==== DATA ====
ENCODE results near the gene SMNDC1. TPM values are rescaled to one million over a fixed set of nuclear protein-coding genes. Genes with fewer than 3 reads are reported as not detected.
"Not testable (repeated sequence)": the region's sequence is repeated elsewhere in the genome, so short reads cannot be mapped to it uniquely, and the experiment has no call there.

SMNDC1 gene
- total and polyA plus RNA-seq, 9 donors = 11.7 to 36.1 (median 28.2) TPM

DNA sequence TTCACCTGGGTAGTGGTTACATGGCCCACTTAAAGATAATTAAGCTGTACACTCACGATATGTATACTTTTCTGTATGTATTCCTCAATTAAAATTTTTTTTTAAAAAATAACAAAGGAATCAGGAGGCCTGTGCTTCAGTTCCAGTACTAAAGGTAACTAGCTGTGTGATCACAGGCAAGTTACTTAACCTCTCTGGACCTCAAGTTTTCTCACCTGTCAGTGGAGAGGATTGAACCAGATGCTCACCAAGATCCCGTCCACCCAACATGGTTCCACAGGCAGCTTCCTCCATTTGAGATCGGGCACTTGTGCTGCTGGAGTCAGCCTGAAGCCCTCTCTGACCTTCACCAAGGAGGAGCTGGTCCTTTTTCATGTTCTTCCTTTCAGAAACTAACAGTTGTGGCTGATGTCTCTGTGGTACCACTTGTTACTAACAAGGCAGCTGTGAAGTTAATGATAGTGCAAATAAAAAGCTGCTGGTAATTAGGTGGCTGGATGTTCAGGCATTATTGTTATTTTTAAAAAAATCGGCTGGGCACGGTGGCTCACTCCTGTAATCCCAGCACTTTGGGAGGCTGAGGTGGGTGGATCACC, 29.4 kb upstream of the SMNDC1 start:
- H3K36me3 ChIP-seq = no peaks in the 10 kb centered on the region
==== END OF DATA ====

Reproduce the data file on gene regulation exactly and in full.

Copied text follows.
ENCODE results near the gene SMNDC1. TPM values are rescaled to one million over a fixed set of nuclear protein-coding genes. Genes with fewer than 3 reads are reported as not detected.
"Not testable (repeated sequence)": the region's sequence is repeated elsewhere in the genome, so short reads cannot be mapped to it uniquely, and the experiment has no call there.

SMNDC1 gene
- total and polyA plus RNA-seq, 9 donors = 11.7 to 36.1 (median 28.2) TPM

DNA sequence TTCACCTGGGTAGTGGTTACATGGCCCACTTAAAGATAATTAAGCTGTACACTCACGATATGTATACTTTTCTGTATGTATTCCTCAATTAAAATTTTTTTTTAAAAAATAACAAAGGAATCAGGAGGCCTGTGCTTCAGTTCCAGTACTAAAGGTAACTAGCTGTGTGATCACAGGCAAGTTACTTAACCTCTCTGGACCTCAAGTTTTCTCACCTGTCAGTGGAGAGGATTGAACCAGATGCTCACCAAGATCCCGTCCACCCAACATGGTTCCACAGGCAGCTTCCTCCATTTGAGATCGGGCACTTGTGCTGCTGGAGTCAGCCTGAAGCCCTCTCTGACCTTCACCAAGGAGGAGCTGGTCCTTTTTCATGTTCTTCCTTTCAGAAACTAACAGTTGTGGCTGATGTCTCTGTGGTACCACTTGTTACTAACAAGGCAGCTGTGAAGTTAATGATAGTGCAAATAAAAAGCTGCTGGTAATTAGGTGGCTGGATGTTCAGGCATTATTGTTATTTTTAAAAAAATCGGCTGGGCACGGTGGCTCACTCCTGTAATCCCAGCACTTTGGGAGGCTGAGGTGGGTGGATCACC, 29.4 kb upstream of the SMNDC1 start:
- H3K36me3 ChIP-seq = no peaks in the 10 kb centered on the region